Virtualization in the modern cloud computing strategy
I’m excited to give you guys a look at what virtualization looks like in 2019. In this video, we’re going to be looking at virtualization from a 10,000-foot view. We’ll be covering basic definitions, the elements of a virtualized server stack, and the key benefits of why you would want to virtualize.
The main points I wanted to hit in this video are the advantages virtualization offer for cost savings, workload flexibility, and resiliency for your business. Even though it is a decades-old technology, it’s still vital to understand the basic components of virtualization as it is a core pillar of cloud computing methodology in 2019.
I hope you enjoy the video!
Learn more about virtualization
- IBM Cloud for VMware Solutions
- Virtualization: A Complete Guide
- Virtual Machines: A Complete Guide
- Software-defined data center explained
- Desktop as a service explained: What you need to know before getting started
- Full IBM Cloud YouTube lightboarding video playlist
What is virtualization?
Hi, my name is Kaleigh Bovey with the IBM Cloud team, and today, we’re going to be talking about virtualization. As you know virtualization, is a fairly old technology, but it’s still super relevant to building your cloud computing strategy today.
So, first off: What is virtualization? Simply put, virtualization is the process of creating a software-based (or virtual) version of something, whether that be compute, storage, networking, servers, or applications.
Hypervisors and virtualization
And what makes virtualization feasible is something called a hypervisor. So, we’re going to write that here. And, what a hypervisor is, is it’s simply a piece of software that runs above the physical server or host.
There are a couple different types of hypervisors out there, and what they do is, essentially, pool the resources from the physical server and allocate them to your virtual environments.
There are two main types of hypervisors out there—one being Type 1. Very simple to remember. And two—you guessed it—Type 2.
Type 1 hypervisors/bare metal hypervisors
So, let’s start with Type 1. A Type 1 hypervisor is a hypervisor that is installed directly on top of the physical server. They’re also called bare metal hypervisors. So we’ll write that up here, just so you can remember.
These are the most frequently used types of hypervisors, and they’re the most secure, they lower the latency, and these are the ones that you’ll see in the market the most. Some examples would be VMware ESXi, Miscrosoft Hyper-V, or open source KVM.
Type 2 hypervisors/hosted hypervisors
The other type of hypervisor is a Type 2 hypervisor, over here. And what makes these different is that there is a layer of host OS that sits between the physical server and hypervisor. So, by that nature, they are also called hosted.
These are a lot less frequent. They’re mostly used for end-user virtualization, and you might see some of the market that are called Oracle VirtualBox or VMware Workstation. Again, they are a lot less frequent, they’re a bit more—they have a higher latency than a Type 1 hypervisor.
Building virtual machines (VMs)
So, once you have your hypervisor installed, you can build virtual environments or virtual machines or, simply put, VMs. So, let’s spin up some environments.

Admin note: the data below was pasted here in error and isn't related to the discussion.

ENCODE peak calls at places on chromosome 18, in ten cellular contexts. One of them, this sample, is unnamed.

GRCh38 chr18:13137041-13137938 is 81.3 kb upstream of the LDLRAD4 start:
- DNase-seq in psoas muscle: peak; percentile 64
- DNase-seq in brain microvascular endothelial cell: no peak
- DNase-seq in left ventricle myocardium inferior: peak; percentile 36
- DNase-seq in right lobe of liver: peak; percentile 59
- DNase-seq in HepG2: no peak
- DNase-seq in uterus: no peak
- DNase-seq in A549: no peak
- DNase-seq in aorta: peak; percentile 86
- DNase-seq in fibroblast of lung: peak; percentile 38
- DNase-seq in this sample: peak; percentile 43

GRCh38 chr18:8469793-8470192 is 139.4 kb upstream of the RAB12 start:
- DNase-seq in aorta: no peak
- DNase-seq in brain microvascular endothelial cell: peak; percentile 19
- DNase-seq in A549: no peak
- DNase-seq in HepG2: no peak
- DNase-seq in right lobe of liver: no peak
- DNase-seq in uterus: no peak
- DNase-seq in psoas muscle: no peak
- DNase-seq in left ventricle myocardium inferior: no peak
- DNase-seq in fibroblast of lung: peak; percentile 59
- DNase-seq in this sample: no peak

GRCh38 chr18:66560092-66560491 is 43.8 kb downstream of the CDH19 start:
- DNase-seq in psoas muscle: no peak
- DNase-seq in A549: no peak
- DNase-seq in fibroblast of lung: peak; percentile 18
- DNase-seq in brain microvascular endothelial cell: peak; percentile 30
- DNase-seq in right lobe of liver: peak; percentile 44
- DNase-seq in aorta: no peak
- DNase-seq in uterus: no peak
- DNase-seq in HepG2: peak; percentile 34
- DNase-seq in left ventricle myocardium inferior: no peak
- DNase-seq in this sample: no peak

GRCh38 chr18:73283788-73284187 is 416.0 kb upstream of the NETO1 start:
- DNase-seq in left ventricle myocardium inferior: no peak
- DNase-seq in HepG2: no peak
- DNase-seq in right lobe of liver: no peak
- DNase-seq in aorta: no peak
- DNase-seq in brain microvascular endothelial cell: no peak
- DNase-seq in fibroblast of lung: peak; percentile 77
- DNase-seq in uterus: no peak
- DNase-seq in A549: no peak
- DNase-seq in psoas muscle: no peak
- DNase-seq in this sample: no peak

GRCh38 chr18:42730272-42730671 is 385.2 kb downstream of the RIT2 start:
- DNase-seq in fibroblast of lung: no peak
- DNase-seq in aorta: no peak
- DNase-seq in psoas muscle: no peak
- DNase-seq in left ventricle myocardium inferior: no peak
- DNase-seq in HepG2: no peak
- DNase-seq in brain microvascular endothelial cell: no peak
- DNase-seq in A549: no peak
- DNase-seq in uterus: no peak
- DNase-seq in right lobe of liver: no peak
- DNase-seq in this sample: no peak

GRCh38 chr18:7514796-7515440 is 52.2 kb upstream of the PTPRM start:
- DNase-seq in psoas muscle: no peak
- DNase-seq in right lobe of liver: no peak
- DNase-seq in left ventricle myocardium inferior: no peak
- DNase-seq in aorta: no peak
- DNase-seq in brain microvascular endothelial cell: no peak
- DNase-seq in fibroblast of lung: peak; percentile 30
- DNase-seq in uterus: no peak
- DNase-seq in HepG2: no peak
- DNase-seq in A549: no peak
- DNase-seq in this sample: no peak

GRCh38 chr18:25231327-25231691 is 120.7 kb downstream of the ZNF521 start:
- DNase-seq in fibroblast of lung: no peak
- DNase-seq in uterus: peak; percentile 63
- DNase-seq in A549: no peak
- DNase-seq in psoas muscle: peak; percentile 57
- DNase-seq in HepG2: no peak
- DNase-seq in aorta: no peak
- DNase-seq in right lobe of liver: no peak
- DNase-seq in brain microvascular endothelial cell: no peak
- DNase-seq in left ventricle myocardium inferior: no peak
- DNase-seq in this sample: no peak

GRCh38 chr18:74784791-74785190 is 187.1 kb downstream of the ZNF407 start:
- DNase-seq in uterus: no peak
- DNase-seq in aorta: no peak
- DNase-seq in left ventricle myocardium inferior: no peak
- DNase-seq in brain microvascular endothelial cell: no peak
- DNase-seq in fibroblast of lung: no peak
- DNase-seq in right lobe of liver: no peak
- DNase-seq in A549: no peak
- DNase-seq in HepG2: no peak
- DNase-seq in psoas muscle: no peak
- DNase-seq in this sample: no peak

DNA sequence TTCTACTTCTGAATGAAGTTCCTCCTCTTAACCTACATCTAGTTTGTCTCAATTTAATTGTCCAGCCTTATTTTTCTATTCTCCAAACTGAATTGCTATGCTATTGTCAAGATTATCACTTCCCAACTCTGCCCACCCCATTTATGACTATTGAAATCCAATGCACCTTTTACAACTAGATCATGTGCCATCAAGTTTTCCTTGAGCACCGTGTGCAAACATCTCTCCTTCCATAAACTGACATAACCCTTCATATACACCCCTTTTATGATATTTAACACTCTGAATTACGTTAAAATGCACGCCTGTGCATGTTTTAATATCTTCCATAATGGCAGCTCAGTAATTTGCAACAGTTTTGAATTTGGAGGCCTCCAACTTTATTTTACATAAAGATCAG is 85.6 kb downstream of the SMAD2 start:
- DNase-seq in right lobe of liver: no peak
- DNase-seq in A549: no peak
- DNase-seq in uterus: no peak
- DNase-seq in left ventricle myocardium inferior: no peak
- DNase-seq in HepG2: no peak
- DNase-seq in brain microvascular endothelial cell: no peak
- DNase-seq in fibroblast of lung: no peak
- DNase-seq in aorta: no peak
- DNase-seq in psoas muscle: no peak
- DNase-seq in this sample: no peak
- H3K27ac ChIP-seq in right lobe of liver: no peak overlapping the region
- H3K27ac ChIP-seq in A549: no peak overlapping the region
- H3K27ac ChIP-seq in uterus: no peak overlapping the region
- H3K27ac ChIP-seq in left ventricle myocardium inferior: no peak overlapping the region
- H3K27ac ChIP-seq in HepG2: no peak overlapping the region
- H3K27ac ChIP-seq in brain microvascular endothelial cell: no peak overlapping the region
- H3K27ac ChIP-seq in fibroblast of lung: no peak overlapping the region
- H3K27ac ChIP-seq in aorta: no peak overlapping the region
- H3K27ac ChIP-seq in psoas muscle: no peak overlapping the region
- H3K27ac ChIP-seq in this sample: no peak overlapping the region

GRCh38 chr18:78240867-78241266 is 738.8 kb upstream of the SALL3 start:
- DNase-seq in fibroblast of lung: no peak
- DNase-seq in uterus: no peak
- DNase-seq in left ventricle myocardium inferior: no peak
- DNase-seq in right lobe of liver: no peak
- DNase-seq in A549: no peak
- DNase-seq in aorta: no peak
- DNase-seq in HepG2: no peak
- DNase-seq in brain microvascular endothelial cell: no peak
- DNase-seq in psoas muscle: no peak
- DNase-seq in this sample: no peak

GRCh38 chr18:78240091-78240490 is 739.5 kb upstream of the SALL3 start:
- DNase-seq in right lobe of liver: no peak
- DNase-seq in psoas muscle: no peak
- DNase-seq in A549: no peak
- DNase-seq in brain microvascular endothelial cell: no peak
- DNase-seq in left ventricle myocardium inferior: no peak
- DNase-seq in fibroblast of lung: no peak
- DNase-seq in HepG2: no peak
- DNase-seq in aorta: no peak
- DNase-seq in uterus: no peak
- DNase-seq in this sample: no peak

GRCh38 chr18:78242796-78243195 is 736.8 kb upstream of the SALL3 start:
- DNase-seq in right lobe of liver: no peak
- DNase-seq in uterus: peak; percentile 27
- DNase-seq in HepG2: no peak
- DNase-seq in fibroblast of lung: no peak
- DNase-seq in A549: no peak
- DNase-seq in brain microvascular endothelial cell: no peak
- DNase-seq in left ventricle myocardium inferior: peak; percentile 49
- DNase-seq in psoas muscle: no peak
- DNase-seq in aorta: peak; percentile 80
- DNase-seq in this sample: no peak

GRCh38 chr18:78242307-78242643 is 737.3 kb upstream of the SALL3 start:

So, what makes a VM, a VM? A VM is simply a software-based computer. They run like a physical computer, they have an operating system and applications, and they’re completely independent of one another. But, you can run multiple of them on a hypervisor. And the hypervisor manages the resources that are allocated to these virtual environments from the physical server.
So, because they’re independent, you can run different operating systems on different virtual machines. So, you could run Windows here or Linux here or Unix here, for example.
Because they’re independent, they’re also extremely portable. You can move a virtual machine from one hypervisor to another hypervisor on a completely different machine almost instantaneously, which gives you a lot of flexibility and a lot of portability within your environment.
The benefits of virtualization
So, looking at all of this—this is the core of virtualization as a process. So, let’s talk about a couple key benefits that you want to take away from this.
One—cost savings. When you think about this and the fact that you can run multiple virtual environments from one piece of infrastructure, it means that you can drastically reduce your physical infrastructure footprint. This is consolidation at its core, and the fact that you don’t have to maintain nearly as many servers, run as much electricity, save on maintenance costs means that you save on your bottom line at the end of the day.
Number two would be agility and speed. So, like I said, spinning up a virtual machine is relatively easy and quick—a lot more simple than provisioning an entire new environment for your developers. If they say they want to spin up a new environment so that they can run a dev-test scenario—whatever it might be—virtualization makes that process a lot simpler and quicker.
And three—it lowers your down time. So, let’s say that this host goes out unexpectedly. The fact that you can move virtual machines from one hypervisor to another on a different physical server means that you have a great backup plan in place, right? So, if this host goes down, you can simply move your VMs very quickly to another hypervisor on a machine that was working.
So with this—this is really virtualization today. And like I said at the beginning, virtualization is a technology that’s a few decades old at this point, but it’s still super critical to understand for your cloud computing strategy today.
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